What Evangelicals Can Learn From Jade Helm Paranoia

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If you haven’t heard of Jade Helm, here’s the gist. The United States military is conducting exercises training for desert warfare in Texas and the southwest. Somewhere along the way, rumors began to percolate that these exercises were really training the military to invade Texas and impose martial law. As I heard about this, I immediately thought about how evangelical Christians ought to pay attention to this controversy, because we can see some of our most pernicious temptations at play here.

Let’s get this out of the way first. The United States military has no interest in invading Texas. That’s been the case since at least 1865. Any credible observer comes to the same conclusion about Jade Helm. One can argue that the Obama Administration is incompetent, bungling our foreign policy objectives with the Islamic State, Yemen, Libya, Russia, the Iranian ayatollahs, and so on. One can argue that the Obama Administration is skilled and crafty enough to subvert the Constitution with an elaborate military operation to take over what is arguably our feistiest and best-armed state. But one cannot argue both of these things at the same time.

Still, some politicians found it difficult to come right out and say this. Some said they’d look into it. Some said they could understand the concern, given the Obama Administration’s lack of untrustworthiness on other issues. Now, at one level, anyone who’s every served in ministry can have sympathy. Most of us don’t have time, at the back door on Sunday morning, to deconstruct the arguments of the man who’s suggesting that Ezekiel 35 is prophesying the coming attack from space of our inevitable mutant overlords. We typically nod and smile and say, “Well, that’s quite a thought” and carry on.

But I think there’s something else going on here as well. Politicians are often paranoid, but in a different way than some of their constituents. They’re not paranoid about crazy conspiracy theories, but they are paranoid about getting on the wrong side of their constituents. And some of them fear that if they dismiss such conspiracy theories, when they are directed at the “other side,” the appearance will be that they’re not tough enough on the people their constituents dislike. The problem is, if they don’t dismiss such wild theories, they lose the ability to persuade those who aren’t already with them.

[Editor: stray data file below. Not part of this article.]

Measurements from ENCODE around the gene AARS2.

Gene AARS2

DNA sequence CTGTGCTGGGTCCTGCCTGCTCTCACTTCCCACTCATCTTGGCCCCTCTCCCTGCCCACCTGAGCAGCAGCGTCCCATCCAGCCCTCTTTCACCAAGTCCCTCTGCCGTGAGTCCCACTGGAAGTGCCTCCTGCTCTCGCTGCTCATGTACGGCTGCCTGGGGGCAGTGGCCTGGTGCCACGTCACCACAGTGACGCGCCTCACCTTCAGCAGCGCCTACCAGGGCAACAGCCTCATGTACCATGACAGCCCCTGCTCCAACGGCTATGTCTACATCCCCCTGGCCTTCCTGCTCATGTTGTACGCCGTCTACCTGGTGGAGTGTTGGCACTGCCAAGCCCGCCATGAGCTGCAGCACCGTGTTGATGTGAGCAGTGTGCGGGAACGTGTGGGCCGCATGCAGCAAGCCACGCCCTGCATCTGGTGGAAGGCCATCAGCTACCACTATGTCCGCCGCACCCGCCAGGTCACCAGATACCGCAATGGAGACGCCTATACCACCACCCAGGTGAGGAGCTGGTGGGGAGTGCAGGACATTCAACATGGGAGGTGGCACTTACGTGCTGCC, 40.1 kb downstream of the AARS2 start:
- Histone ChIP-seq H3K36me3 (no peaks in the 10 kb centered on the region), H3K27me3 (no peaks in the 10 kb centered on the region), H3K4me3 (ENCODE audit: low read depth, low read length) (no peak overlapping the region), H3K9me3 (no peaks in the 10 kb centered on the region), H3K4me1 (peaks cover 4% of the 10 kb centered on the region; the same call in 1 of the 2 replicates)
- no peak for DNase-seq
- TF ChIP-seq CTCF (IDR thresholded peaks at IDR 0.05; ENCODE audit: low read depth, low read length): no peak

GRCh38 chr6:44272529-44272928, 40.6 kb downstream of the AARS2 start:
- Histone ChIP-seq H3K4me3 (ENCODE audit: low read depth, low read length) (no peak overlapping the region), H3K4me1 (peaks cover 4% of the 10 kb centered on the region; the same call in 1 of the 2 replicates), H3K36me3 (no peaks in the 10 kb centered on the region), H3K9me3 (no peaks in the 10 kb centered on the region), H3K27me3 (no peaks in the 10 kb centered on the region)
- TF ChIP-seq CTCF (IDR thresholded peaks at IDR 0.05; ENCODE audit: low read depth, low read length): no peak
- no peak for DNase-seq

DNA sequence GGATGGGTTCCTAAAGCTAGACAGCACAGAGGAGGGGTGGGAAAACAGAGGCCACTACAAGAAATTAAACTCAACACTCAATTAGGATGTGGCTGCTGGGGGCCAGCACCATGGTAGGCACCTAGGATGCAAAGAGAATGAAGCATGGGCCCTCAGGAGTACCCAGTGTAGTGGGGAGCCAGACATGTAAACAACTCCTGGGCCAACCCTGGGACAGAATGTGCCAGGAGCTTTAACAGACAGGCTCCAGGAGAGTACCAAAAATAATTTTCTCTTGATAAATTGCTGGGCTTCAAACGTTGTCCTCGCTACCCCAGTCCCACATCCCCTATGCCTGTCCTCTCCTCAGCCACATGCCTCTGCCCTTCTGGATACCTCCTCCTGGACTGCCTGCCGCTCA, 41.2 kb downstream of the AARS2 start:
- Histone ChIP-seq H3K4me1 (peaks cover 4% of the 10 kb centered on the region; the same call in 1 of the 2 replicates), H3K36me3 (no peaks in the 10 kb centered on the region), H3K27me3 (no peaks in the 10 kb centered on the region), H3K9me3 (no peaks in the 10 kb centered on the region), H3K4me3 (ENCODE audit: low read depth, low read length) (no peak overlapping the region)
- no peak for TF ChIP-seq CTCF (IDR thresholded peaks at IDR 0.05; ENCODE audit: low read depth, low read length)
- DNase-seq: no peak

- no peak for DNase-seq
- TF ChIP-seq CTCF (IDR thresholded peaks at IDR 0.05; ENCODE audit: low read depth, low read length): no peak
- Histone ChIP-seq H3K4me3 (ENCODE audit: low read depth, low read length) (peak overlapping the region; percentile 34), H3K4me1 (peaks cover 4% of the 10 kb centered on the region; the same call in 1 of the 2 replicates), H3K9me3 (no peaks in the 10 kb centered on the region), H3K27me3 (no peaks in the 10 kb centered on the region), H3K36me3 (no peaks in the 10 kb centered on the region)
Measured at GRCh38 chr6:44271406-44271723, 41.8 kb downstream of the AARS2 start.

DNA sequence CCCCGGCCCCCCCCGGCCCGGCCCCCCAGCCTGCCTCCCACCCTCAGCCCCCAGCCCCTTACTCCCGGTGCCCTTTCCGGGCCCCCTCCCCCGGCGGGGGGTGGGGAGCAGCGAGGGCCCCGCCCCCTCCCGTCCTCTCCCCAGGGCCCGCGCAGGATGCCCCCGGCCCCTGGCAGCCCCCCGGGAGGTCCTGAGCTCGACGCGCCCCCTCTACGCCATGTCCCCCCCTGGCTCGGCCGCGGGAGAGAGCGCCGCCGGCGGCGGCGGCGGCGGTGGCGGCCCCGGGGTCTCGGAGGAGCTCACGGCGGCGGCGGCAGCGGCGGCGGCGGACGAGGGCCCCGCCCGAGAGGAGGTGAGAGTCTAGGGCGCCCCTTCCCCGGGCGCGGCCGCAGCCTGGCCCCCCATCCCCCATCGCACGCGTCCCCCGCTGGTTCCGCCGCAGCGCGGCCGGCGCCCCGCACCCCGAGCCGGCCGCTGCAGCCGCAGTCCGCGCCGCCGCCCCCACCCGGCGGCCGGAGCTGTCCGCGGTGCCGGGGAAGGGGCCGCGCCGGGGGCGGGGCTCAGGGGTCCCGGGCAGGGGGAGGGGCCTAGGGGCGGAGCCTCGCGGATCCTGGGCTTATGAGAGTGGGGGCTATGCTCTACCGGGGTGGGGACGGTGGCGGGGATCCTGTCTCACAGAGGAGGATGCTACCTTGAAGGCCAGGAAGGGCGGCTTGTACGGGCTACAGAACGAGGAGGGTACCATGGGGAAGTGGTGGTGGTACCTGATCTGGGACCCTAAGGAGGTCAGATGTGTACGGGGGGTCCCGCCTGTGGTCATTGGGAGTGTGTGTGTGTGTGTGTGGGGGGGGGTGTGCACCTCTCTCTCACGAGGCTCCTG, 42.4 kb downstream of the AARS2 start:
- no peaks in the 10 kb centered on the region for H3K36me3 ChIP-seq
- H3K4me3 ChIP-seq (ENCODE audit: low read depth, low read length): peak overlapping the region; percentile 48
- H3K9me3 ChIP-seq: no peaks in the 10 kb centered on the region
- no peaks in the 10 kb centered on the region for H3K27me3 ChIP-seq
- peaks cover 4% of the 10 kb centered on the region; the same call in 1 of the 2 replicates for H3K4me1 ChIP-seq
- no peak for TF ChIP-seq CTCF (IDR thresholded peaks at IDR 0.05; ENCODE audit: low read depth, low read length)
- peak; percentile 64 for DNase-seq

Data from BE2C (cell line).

Here’s where this applies to evangelical Christianity in America. Christians are not immune to the pressures of the ambient culture, which is why the Scripture warns us to beware conforming ourselves to the pattern of this world (Rom. 12:1). And as an entrepreneurial, evangelistic people, evangelicals are often quick to adapt to the zeitgeist. We have no shortage of conspiracy theories that buzz around, through conversations or via social media or from the platforms of conferences and rallies. And some of them are, let’s face it, crazy.

But here’s the problem. We often assume that a “united front” means that we stand united with whomever is opposed to the same things we are. And we too often assume that one’s conviction is measured by the decibels of one’s outrage.

This means that far too often our public witness is compromised by lunatics and heretics.

Too often, the same people who put out books a generation ago telling us Gog and Magog is the Soviet Union, now put out books telling us Gog and Magog is ISIS. The same people who could tell us exactly what prompted God to allow the September 11 attacks or Hurricane Katrina sell us products telling us what the “blood moons” portend. Too often, we don’t speak out when “evangelical” figures use campaign-ad style rhetoric, as long as it’s against the same people we oppose. Too often, we say nothing when the evangelical tent includes predatory prosperity gospel evangelists or others who compromise the gospel itself. And as time goes on, the paranoid style seems to be just another evangelical mode of discourse.

But this is not biblical. The antidote to Sadducees is not Pharisees, or vice-versa. The antidote is Christ Jesus. And Christlikeness will draw fire from those who wish to subvert the gospel from all sides, not just from one. Moreover, we have been called, within the church, to exercise accountability over those who would bear the name of brother or sister (1 Cor. 5:11-13). A prophetic witness means that we do not tolerate lying or speaking for God without authority, even when such speech is seen as furthering “the cause.”

And, above all, we are not paranoid because we are not afraid. Conspiracy theories and outrage-mongering are for those who are losing something. We are not losers. We are raised from the dead, joint-heirs with the ruler of the cosmos (Rom. 8:17). The real secret conspiracy—that of the accusers of humanity—has been not only defeated but humiliated (Col. 2:14-15). We speak truth then, including hard truths. But we speak truth, with total truthfulness, and with the joyful tranquility of those who have nothing to lie about, and nothing to fear. That sort of confidence outlasts any conspiracy, real or imagined.

Only when we see how lost we are, we can find our way again. Only when we bury what’s dead can we experience life again. Only when we lose our religion can we be amazed by grace again.


About Russell Moore

Russell Moore is Editor in Chief of Christianity Today and is the author of the forthcoming book Losing Our Religion: An Altar Call for Evangelical America (Penguin Random House).